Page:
Logo Title Quebec Reading Connection

Singing Away the Dark

Morstad, Julie (Illustrator)
Simply Read Books 2010. 36 pages
First published: 2010
ISBN: 9781897476413 (hardcover)
Original language: English
Book type: Picture Book

Text Elements:

character, point of view, setting, structures and features

Award

Marilyn Baillie Picture Book Award – Finalist – 2011

Reading Range

 
Cycle
Elementary
Secondary
 
1
2
3
1
2
ELA
K
1
2
3
4
5
6
1
2
3
4
5
ESL
1
2
3
4
5
6
1
2
3
4
5

Description:

A six-year-old girl must leave her house before the sun rises to walk a mile to catch the school bus. The long walk is mostly through dark woods, which is frightening for her, but she has found ways to cope with her insecurity by singing and identifying landmarks that indicate she is on the right track toward her destination.

The writing is simple with most of the story told in rhyming verse, the melodic text reinforcing the impression that the young girl is singing to herself: “The cattle block the road ahead/The bull is munching hay/I softly sing to calm myself/and plan the safest way.”

Set in a rural area, the story also gives readers an idea of what life is like in Canada’s countryside. The illustrations are ink sketches printed on matte paper; the colours are rich and deep in tone. This gives emphasis to the darkness of the morning sky, a contrast to the white snow.

Bundled in her hat, scarf and mittens, the little girl looks cold and her boots sink deeply into the snowy field she must cross. The little girl’s relief is visible once she sees the school bus and joins her friends. The book provides a good opportunity to discuss fears and how to cope with them.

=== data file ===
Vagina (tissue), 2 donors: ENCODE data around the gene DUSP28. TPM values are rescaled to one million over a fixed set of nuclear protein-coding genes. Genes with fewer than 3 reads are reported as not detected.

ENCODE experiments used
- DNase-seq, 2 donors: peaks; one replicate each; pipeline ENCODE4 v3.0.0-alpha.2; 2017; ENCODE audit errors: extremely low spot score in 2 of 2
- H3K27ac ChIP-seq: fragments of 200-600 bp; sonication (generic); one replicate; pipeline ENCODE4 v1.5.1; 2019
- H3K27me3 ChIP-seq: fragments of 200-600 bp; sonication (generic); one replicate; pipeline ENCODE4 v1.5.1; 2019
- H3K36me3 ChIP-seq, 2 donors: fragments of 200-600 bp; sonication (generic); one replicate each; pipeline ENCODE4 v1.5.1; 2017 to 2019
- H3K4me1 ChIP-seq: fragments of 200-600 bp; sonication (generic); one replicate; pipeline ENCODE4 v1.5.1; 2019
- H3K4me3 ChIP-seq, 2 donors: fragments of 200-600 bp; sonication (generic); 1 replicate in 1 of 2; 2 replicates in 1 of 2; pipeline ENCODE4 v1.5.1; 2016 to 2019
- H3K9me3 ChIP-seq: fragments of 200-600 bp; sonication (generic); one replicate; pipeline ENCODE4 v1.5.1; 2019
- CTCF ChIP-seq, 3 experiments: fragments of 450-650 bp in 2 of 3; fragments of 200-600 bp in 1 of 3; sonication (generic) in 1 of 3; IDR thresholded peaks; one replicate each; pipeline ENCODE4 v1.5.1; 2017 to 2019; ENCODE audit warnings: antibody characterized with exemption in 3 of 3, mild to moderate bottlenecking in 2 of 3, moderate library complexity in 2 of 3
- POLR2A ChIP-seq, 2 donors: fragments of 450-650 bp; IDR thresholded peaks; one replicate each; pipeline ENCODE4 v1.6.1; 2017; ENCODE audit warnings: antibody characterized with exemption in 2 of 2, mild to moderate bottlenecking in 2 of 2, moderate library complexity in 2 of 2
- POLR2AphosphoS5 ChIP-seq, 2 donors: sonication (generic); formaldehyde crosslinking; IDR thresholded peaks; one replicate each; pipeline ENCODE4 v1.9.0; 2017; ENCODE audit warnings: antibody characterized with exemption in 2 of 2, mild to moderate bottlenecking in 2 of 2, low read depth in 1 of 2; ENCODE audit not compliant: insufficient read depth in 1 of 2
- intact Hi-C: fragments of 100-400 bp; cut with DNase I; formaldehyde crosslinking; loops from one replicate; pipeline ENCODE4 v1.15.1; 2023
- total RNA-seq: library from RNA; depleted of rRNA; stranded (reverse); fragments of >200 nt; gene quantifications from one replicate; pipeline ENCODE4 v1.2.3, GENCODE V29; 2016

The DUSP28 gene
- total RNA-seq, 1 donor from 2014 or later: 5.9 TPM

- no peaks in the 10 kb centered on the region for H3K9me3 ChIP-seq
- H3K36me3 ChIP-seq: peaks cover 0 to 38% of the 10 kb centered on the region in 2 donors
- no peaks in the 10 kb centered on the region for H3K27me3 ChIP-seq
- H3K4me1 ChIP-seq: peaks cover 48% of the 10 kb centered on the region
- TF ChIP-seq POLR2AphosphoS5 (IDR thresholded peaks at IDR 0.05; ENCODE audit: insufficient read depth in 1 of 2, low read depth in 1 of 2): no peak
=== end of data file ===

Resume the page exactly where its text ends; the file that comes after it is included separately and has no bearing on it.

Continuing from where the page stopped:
•  Discuss how, on a winter’s day, it can be difficult to leave your warm house to head out to school. How far do you have to walk? Are you alone? Is it dark?
  •  

    The illustrator sets different moods in the story by using different colour tones. After reading, revisit the images and identify where the mood shifts. How much of the story is spent in each mood and what does this tell you about the story?

  •  The main character confronts her fears by singing. What are other ways of dealing with fears?
  •  

    In the Author’s Note, Caroline Woodward mentions that she comes from Peace River, “where she really did walk a mile to her school bus stop, uphill both ways.” In writing, explain how this note changes your view of the story.

  •  

    Discuss how you come to school. How long does it take you? What is the distance from your house to your school? Discuss, survey and graph different ways of going to school, measures of time and distance, and means of transportation.

  •  

    Go for a picture walk through the book. Discuss the setting and the emotions. After the story is read aloud, draw a mind map of the protagonist’s walk to school.

  •  In a similar style, draw your own trip to get to school.
  •  Compare and contrast the two ways of coming to school.
  • To construct his/her identity
  • Citizenship and Community Life
  • Health and Well-Being
  • Mathematics
  • Physical Education and Health